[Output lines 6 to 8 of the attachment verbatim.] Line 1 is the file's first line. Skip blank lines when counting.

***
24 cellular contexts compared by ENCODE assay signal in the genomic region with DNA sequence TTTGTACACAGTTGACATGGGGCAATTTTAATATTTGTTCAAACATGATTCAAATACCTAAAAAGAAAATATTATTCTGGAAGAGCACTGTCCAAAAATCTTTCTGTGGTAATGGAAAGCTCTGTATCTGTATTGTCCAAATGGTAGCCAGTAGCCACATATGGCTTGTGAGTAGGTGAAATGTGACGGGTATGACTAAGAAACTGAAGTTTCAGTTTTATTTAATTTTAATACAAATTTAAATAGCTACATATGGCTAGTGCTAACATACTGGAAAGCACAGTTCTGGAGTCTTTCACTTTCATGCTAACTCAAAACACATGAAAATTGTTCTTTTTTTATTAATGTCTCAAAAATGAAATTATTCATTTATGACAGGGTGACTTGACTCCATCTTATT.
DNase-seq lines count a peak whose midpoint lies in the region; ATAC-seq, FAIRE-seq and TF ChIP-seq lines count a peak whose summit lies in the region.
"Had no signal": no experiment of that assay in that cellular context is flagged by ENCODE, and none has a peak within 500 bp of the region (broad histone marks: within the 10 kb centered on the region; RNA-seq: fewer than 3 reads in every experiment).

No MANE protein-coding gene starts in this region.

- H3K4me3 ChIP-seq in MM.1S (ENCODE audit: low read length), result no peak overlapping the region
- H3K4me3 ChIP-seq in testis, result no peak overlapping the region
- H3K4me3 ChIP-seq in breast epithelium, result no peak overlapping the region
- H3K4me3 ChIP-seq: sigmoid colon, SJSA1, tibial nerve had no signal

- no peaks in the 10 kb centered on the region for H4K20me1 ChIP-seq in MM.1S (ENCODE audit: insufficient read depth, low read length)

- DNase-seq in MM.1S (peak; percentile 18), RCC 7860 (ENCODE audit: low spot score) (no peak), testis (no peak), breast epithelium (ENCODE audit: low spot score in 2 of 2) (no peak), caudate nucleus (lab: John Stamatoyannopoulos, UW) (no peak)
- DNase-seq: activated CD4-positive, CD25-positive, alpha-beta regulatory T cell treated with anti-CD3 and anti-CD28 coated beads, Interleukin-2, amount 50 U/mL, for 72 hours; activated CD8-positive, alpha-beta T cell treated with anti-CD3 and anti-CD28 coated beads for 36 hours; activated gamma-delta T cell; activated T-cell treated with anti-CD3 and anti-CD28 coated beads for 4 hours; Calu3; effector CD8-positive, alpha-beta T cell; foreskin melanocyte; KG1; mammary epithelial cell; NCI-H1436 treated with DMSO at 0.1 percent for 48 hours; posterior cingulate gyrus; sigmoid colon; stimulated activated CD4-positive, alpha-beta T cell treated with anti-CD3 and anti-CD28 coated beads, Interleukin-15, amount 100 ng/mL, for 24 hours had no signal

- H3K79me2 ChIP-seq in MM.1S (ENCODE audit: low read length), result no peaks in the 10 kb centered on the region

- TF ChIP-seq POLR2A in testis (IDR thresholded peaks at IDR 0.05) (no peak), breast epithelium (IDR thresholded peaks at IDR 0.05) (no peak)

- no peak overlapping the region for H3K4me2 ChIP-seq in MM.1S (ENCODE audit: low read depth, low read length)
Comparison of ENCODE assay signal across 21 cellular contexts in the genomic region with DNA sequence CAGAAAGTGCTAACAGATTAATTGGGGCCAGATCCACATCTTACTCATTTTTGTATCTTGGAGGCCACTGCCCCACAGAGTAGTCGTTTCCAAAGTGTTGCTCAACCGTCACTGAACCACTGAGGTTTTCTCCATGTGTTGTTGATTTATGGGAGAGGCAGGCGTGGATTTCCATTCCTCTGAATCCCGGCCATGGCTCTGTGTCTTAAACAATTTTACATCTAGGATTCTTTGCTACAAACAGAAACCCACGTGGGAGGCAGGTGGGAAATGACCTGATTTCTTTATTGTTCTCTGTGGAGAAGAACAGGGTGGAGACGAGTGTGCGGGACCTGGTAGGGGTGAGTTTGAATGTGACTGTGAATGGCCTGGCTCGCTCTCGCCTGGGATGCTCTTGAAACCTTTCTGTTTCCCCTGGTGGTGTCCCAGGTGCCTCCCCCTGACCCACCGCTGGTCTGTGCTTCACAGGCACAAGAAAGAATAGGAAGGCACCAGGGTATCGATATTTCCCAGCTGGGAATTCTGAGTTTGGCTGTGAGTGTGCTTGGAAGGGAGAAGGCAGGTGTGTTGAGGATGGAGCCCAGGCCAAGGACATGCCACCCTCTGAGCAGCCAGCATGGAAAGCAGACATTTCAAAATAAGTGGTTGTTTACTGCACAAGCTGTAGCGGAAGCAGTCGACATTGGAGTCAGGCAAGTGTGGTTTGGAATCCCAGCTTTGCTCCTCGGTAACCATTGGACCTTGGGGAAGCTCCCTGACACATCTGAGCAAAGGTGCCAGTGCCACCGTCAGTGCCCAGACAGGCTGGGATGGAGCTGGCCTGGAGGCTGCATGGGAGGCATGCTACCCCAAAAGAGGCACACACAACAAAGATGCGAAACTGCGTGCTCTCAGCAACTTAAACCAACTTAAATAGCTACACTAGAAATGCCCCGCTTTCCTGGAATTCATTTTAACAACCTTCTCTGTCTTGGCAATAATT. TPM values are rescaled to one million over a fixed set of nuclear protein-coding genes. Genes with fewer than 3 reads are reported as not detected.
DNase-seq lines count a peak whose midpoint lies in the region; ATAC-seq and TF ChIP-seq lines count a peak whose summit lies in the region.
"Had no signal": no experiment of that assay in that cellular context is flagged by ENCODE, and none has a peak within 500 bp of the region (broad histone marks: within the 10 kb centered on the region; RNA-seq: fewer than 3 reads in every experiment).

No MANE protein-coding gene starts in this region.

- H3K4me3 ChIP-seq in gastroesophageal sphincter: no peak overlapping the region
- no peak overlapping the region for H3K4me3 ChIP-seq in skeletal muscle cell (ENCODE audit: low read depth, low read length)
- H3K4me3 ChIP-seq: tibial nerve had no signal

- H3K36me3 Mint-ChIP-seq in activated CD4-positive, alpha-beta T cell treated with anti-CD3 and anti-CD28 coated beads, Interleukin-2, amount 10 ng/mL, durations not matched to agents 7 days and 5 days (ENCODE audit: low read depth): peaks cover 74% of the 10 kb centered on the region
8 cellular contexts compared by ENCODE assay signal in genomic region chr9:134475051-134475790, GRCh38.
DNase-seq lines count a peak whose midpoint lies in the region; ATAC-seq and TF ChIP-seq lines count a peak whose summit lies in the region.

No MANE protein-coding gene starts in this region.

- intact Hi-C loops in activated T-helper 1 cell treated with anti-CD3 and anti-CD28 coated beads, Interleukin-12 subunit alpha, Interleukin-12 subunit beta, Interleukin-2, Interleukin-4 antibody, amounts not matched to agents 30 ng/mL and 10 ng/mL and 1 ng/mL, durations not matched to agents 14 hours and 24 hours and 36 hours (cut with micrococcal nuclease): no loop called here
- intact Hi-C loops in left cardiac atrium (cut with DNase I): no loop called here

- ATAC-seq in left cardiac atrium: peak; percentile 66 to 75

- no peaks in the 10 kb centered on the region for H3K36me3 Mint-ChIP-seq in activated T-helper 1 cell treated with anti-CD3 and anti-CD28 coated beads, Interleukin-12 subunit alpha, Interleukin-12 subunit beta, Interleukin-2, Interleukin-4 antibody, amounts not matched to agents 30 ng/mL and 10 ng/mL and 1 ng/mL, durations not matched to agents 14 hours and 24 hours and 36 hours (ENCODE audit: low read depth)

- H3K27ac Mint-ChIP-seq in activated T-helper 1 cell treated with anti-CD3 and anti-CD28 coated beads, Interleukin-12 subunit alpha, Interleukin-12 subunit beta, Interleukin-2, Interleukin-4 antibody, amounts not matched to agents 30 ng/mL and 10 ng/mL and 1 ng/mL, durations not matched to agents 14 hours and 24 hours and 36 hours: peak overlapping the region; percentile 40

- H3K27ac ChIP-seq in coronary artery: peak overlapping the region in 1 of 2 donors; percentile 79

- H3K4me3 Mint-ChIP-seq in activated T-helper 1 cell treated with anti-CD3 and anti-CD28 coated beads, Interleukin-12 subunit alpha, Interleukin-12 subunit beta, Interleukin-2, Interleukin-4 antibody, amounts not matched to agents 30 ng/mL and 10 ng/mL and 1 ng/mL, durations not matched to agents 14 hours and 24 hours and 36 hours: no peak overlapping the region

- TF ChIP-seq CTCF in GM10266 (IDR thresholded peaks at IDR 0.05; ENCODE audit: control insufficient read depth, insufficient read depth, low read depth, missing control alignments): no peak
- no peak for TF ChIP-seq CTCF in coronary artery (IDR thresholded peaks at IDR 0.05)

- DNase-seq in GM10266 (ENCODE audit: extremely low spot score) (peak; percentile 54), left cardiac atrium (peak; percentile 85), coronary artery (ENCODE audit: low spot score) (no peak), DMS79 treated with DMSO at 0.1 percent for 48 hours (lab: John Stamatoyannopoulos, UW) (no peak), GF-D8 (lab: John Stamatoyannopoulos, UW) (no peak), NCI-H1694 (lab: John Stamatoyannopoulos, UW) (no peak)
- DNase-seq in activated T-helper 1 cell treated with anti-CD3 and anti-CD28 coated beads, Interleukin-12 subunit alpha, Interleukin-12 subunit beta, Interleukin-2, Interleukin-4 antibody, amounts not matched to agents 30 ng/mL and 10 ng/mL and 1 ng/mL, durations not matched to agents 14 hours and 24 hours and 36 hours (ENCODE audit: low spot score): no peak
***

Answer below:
- H3K4me3 ChIP-seq in testis, result no peak overlapping the region
- H3K4me3 ChIP-seq in breast epithelium, result no peak overlapping the region
- H3K4me3 ChIP-seq: sigmoid colon, SJSA1, tibial nerve had no signal